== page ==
Florida Panhandle Courthouse Chooses Confederate Flag 'Compromise'
After flying on the grounds of the courthouse for more than 50 years, the Confederate battle flag will be coming down in one Florida Panhandle county soon.
After nearly three hours of emotional testimony and almost 50 public speakers, the Walton County Commission unanimously voted Tuesday afternoon to remove the rebel flag from a Confederate monument at the courthouse in DeFuniak Springs.
In an effort to compromise with those who wanted the flag to stay up and those asking for it to come down, it was decided to replace the battle flag with an earlier flag of the Confederacy.
The first flag of the Confederacy bears three stripes and 13 stars representing the states the seceded from the Union.
Walton Commission Vice-Chair Sara Comander made the motion.
“This is a difficult decision for all of us up here," she says. "I want to honor those who came before us, but I also want to be cognizant of those that the present flag seems to offend.”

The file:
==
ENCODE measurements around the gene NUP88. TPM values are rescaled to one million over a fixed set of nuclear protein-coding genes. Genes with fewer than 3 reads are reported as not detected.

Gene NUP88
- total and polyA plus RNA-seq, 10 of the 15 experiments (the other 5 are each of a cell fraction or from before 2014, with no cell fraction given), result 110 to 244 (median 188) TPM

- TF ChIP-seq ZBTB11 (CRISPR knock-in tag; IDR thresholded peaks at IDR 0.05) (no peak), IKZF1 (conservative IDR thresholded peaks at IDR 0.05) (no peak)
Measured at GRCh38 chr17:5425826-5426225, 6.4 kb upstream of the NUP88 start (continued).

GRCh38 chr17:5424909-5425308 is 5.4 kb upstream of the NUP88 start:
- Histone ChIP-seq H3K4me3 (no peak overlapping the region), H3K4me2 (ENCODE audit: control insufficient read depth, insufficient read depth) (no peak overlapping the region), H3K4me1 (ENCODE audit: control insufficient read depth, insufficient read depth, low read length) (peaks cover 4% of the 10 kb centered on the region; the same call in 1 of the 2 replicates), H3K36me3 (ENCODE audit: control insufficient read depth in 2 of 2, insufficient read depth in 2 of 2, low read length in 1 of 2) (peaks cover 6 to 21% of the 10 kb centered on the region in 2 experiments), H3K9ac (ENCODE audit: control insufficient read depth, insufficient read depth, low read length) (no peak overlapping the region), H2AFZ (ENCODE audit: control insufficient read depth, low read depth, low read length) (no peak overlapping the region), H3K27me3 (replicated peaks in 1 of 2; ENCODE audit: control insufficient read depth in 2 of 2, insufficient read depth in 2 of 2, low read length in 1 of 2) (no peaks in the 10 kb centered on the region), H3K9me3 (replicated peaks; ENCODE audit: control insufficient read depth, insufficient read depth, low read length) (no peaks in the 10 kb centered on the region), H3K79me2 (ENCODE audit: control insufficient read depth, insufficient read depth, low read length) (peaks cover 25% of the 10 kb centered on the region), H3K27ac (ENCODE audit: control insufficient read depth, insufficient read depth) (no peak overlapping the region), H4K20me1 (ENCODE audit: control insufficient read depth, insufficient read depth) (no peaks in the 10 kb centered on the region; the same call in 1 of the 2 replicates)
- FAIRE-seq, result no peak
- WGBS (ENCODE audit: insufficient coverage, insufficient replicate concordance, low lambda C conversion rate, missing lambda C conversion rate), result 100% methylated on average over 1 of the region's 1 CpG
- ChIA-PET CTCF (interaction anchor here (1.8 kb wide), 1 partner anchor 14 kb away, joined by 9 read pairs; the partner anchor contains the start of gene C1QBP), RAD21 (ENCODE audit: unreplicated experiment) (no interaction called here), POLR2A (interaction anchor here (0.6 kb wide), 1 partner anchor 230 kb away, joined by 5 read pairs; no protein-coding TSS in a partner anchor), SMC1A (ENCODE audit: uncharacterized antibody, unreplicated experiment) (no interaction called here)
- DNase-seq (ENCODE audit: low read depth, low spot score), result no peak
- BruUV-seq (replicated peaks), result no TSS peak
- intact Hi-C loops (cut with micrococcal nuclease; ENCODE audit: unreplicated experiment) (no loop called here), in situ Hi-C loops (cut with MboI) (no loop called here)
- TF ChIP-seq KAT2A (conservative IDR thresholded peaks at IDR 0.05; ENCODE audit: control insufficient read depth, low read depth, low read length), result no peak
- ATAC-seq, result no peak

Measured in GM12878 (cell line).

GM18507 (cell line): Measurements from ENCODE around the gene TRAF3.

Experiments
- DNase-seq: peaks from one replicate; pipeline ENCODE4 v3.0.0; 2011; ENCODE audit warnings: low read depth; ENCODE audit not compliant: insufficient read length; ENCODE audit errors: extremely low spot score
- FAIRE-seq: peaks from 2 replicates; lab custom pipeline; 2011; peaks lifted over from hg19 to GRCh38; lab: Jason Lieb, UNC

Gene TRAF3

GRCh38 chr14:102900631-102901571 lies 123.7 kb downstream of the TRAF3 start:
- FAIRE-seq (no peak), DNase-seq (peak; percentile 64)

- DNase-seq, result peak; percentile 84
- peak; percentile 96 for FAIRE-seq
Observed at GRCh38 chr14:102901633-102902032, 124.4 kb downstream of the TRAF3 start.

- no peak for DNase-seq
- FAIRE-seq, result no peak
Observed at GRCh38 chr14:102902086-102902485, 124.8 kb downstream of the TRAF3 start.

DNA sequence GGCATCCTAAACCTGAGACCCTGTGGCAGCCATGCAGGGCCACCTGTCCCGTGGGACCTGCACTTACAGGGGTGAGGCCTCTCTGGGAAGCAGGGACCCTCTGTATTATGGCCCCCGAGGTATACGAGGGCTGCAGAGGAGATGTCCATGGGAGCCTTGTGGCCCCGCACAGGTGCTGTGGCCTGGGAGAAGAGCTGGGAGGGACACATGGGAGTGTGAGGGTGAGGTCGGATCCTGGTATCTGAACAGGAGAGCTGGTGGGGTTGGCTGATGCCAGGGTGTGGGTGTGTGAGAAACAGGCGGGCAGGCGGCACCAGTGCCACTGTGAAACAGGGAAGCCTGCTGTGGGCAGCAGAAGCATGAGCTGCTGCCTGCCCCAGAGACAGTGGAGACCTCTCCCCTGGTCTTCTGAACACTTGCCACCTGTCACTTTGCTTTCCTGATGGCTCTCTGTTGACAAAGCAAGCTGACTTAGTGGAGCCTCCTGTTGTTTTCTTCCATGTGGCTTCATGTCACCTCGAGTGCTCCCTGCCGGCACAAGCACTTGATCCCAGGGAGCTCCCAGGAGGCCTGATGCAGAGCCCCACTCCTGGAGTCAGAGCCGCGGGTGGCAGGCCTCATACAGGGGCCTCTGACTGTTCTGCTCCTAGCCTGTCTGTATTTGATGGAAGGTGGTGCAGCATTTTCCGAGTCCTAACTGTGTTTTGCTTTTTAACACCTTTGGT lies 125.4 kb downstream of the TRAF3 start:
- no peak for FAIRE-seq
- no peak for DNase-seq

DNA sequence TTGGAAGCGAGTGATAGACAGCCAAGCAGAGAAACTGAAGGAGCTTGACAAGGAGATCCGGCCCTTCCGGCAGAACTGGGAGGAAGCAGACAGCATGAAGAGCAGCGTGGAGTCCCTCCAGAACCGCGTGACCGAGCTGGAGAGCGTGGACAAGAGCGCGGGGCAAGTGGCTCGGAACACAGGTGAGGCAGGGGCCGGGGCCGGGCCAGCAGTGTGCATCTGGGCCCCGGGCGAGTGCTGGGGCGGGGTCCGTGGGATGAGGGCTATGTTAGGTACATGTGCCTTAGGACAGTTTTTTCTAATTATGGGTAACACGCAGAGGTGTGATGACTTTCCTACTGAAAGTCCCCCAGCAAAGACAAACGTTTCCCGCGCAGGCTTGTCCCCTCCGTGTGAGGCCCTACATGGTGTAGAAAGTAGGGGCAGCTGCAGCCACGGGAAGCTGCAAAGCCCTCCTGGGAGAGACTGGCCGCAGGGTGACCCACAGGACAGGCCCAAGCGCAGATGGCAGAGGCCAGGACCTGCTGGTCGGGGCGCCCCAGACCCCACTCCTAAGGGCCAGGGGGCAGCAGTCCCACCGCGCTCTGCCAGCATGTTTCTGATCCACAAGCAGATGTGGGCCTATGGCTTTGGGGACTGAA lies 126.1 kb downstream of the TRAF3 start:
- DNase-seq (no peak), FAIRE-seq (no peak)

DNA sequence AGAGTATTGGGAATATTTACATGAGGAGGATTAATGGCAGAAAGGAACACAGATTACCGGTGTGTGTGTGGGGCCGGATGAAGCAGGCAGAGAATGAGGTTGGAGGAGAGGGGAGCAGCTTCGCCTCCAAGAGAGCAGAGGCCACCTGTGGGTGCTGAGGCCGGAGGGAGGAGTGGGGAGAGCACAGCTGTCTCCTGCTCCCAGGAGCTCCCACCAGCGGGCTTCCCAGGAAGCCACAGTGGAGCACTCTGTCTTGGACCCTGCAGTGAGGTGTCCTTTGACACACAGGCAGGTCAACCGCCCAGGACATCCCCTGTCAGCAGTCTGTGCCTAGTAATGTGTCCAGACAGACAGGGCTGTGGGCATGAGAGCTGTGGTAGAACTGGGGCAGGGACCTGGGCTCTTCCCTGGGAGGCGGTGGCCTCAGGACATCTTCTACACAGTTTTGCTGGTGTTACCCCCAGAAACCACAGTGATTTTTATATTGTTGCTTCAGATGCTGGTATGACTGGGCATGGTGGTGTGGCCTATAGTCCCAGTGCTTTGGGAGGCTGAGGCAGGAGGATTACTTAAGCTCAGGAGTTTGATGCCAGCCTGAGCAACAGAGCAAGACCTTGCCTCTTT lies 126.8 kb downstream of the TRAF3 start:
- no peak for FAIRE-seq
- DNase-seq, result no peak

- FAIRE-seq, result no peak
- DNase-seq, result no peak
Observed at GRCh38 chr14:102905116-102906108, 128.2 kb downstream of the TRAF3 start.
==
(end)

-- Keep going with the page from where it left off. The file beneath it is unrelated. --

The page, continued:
However, the compromise left some on both sides of the issue feeling upset.
Before and during the meeting, people spoke their opinions with deep passion.
Steve Uhlfelder, who has a home in Walton County, says no Confederate flag of any kind should be flying on public land.
“If any flag, whether it’s this one or the one you’re talking about putting up, offends anyone in this room, it shouldn’t go up," Uhfelder says. "If one person gets up here and says it offends them, it shouldn’t go up. This is not a good compromise.”
The National Association for the Advancement of Colored People of Florida has threatened tourism boycotts of Walton County, which is divided between rural north Walton and the beaches and resorts of south Walton County, if all Confederate flags don’t come down.
According to the board of commissioners, the battle flag will remain flying until the new one is ordered in the coming weeks.